Du Hund du
In his roughly twelve-minute debut film, Benjamin Laabmayr shows the village swimming pool as a site of commonplace bizarreness. The vanity plate ASSFCK6, a boy diving for batteries, and children who decide their parents' future using Tarot cards are all examples of the film’s refreshing humor, which is transported via short, in part developing scenes.
It is exceptional how the director plays with positions and perspectives, usually leaving them ambiguous: is it about alienation or observation? Are the people exhibited or depicted? Is it about staging or capturing something documentarily? The guests at the pool play themselves in Du Hund du and in doing so are part of a milieu study, Laabmayr’s concern with the social tensions between rural and urban life also extends to his other works. The film on the one hand documents the ostensibly idyllic and authentic village community in which he grew up in its deadlocked routines, and on the other hand, with more or less subtle interventions, leads it ad absurdum.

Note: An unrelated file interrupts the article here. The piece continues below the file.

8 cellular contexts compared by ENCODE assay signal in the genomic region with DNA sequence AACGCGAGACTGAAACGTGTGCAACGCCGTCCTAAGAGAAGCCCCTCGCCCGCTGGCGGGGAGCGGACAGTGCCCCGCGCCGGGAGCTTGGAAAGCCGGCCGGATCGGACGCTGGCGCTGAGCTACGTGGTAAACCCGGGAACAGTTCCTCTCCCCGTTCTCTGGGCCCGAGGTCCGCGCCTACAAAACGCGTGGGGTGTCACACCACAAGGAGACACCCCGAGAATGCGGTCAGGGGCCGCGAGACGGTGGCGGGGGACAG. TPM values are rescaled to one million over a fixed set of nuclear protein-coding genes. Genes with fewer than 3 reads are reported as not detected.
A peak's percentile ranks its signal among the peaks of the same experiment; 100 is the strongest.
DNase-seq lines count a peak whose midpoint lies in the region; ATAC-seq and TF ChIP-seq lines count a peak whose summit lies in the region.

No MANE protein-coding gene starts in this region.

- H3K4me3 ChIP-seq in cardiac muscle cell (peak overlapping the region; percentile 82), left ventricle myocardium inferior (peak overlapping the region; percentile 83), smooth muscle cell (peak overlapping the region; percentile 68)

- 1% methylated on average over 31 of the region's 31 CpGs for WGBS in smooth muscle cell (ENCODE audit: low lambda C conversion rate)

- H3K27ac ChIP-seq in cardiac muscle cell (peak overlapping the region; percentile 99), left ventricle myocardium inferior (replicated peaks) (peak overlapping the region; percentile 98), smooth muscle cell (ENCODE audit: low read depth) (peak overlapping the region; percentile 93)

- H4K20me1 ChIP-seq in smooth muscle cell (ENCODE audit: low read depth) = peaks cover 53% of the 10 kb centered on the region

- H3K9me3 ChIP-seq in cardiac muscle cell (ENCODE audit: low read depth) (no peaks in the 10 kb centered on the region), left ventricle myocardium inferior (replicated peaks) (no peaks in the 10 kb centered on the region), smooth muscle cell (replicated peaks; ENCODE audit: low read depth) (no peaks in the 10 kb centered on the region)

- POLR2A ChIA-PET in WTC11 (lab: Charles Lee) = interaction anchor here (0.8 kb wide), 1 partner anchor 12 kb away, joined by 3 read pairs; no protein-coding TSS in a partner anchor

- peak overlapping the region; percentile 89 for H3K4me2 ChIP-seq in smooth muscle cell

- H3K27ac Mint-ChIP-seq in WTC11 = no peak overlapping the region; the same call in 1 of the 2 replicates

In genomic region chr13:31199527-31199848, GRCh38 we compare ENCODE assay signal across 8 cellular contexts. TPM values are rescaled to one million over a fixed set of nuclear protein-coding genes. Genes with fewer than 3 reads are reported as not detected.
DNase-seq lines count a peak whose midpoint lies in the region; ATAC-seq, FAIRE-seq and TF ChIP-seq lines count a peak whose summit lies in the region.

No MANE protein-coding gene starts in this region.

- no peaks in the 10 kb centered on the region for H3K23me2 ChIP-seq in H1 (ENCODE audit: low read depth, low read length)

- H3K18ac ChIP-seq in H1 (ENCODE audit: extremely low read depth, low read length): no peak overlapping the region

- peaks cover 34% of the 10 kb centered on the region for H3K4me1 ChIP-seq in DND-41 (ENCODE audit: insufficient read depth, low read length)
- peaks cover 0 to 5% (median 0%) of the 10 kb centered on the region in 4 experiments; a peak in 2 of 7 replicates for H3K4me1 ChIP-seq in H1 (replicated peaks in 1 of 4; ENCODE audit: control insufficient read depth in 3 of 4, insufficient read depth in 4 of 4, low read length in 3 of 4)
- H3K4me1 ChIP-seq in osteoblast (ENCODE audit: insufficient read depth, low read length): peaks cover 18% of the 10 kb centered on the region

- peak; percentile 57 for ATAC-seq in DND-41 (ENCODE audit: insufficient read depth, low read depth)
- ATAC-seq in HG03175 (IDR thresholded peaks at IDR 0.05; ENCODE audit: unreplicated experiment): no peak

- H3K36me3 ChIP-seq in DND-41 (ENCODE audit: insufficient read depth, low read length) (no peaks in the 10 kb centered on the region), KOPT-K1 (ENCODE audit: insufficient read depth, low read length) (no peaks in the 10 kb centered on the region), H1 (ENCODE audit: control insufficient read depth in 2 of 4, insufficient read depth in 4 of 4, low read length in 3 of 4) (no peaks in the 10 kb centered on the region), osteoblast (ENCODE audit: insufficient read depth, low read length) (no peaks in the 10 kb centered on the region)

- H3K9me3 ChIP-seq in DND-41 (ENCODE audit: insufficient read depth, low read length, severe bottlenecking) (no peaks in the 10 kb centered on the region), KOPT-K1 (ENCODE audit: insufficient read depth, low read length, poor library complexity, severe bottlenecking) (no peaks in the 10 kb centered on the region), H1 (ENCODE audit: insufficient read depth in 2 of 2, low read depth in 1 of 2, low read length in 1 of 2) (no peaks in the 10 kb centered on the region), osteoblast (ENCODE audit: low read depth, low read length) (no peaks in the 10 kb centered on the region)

The way in which the director captures or stages a same old same old summer day at the outdoor pool presents viewers with overdone clichés, confusion, and magnificent humor. If you are looking for a skewed yet witty social portrait, here it is: Du Hund du. (Felicia Schätzer)
Translation: Lisa Rosenblatt
Seidl meets Tati in this deadpan-comic summery chronicle of human foibles, shot in the very lido at Henndorf am Wallersee (Salzburg) where the writer-director himself grew up. With regular visitors playing themselves, Laabmayr meticulously constructs offbeat vignettes whose observational-documentary air yields a salty streak of fictional humor via subtle exaggeration. Exceptional by any standards, but amazing to find such control and wit from a first-timer. (VIS 2022, Neil Young)
Du Hund du
11 min 32 sec
Short fiction, hybride